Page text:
When Lauren Fortenberry’s son turned 1 year old, she strived to make his birthday party “Pinterest perfect.” In honor of the celebration — or maybe the photos that would be taken — she got her hair done, crafted an impressive banner made of children’s book covers, and served food “that hardly anyone ate,” she told Good Morning America. Six years later, Fortenberry shared a Facebook post reflecting on that party, and how far she has come as a mom since then. “I am a different parent now. I don’t want to just take pictures of my well-groomed children anymore. I want to experience the moment with them,” she wrote.
Fortenberry’s desire for the party to be flawless is representative of a larger, potentially unhealthy preoccupation. “Our society places a very high value on motherhood. Even for women who have high-powered careers, they may feel like their roles as mothers are more broadly valued,” Dr. Sarah Schoppe-Sullivan, Ph.D., professor of psychology at Ohio State University, tells Thrive. “Thus, mothers may feel pressure to show that they are doing a great job as parents.”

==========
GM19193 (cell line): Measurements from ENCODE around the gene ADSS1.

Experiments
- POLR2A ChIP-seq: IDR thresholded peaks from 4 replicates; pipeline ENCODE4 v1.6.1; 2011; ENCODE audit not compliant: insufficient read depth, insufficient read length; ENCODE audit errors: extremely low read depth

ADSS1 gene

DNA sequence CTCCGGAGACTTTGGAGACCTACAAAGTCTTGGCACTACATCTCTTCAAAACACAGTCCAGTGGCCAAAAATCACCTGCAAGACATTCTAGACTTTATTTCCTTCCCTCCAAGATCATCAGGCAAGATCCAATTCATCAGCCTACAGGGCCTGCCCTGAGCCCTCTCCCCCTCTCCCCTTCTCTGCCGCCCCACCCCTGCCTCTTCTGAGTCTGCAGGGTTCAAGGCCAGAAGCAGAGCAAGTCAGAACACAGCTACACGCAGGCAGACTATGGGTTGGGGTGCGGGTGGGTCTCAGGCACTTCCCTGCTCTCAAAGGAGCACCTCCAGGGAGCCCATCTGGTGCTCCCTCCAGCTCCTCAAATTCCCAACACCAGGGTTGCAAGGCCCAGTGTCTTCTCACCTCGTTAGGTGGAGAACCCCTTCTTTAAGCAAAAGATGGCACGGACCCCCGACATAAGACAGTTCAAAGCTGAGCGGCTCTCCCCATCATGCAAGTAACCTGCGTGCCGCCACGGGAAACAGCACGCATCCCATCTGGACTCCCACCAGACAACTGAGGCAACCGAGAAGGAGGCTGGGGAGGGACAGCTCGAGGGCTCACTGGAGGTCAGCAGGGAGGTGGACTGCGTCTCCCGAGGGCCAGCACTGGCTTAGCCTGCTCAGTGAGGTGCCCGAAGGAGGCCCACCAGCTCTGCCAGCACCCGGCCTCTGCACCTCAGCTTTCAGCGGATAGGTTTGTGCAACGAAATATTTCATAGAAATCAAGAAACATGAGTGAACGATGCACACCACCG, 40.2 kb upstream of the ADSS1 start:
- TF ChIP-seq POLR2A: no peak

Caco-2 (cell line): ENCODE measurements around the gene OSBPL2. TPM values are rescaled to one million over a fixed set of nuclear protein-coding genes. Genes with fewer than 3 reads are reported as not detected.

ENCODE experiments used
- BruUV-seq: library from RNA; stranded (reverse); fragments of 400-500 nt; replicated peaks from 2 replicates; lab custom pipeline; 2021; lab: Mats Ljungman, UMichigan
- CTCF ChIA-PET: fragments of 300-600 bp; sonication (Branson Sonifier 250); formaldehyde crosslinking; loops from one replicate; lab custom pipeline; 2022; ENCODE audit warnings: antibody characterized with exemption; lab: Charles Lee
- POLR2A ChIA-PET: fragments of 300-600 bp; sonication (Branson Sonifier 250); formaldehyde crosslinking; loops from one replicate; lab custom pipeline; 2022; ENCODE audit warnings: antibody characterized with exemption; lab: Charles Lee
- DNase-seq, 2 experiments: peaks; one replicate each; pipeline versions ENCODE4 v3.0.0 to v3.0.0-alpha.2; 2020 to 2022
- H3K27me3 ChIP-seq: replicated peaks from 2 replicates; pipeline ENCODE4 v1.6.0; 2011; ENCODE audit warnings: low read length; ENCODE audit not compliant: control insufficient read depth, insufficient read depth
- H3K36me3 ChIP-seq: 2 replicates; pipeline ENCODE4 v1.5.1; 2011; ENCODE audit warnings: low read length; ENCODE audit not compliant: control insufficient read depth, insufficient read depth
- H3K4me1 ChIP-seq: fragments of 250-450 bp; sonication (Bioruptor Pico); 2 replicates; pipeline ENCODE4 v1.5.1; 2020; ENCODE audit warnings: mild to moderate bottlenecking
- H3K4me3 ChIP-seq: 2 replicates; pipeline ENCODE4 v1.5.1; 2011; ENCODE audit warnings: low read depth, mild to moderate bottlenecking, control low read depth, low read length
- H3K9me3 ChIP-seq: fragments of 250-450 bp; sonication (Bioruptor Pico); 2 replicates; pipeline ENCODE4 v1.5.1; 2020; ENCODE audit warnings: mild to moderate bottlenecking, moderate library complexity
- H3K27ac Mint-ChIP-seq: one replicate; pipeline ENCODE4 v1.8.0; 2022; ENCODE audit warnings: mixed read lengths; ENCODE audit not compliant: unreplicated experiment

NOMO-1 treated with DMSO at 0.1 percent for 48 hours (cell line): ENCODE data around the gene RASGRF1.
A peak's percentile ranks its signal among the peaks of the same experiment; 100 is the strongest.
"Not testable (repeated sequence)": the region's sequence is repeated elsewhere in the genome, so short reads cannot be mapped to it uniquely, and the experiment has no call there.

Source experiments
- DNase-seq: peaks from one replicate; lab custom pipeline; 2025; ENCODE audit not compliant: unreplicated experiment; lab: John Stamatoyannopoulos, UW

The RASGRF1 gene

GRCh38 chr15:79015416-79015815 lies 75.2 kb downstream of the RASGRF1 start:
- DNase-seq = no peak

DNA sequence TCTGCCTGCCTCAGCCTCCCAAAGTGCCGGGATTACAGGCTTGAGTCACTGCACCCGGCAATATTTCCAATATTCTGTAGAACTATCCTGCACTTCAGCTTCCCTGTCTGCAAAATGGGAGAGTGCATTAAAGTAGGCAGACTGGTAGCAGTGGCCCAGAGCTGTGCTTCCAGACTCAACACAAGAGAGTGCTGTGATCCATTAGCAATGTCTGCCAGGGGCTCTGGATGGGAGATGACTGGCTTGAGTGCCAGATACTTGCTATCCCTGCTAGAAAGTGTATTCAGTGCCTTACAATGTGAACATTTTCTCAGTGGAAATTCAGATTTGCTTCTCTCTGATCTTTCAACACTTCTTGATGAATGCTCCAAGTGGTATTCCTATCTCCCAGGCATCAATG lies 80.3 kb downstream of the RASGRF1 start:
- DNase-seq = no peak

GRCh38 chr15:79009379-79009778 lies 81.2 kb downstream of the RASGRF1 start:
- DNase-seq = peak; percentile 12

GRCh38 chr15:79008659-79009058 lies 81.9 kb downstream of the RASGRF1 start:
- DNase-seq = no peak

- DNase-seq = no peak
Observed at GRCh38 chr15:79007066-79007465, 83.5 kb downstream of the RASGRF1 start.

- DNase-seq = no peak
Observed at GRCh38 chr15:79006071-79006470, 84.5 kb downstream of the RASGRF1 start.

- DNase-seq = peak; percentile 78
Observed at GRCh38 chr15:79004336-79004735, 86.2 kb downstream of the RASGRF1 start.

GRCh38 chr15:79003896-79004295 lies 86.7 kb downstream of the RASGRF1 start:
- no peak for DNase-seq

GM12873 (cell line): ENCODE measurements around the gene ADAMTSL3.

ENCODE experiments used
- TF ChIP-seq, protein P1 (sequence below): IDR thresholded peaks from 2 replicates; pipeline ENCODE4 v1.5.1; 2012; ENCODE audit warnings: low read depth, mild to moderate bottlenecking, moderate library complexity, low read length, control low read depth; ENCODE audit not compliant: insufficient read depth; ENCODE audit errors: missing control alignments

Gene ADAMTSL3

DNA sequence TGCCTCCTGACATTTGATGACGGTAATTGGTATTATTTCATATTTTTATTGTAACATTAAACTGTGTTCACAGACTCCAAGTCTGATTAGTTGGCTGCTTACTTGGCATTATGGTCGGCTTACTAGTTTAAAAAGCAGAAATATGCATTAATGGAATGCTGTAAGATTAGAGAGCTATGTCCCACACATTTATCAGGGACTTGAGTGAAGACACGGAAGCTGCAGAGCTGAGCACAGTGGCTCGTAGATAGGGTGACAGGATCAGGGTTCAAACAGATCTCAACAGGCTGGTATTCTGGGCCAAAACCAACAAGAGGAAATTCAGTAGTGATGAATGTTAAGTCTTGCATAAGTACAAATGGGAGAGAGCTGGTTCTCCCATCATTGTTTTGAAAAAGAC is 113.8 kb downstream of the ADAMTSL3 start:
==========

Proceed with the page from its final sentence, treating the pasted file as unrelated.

But according to research, regularly taking to social media to seek validation and approval can backfire. A 2016 study by Schoppe-Sullivan looked at the link between social media usage and depressive symptoms among new mothers, and found that the most frequent posters on Facebook were the same moms who reported the most depressive symptoms at nine months postpartum. Ultimately, chasing perfection in motherhood leads to mostly negative consequences — including guilt and higher stress levels.
Some celebrities, who aren’t impervious to these challenges themselves, have started to speak out against the pressure moms feel to show the world they’re perfect. Chrissy Teigen, for instance, who is often celebrated for posting the less-glamorous moments of motherhood, says being real on social media has benefits all around: “As important as it is for people to see me do [those things], it’s also really important for me.”
Amazing things happen when you let go of perfection and start owning the messy reality of being a mom. People tend to notice “less stress from parenting, as well as improved mental health and better relationships with their children,” says Schoppe-Sullivan.
As for the birthday party pressure, you might take Fortenberry’s advice the next time around: “Ask yourself how you can really be present.” Maybe it’s putting down the camera or just ordering a simple cake and forgetting the Pinterest-worthy snacks. “Because being present, that’s what the kids want and what they remember.”
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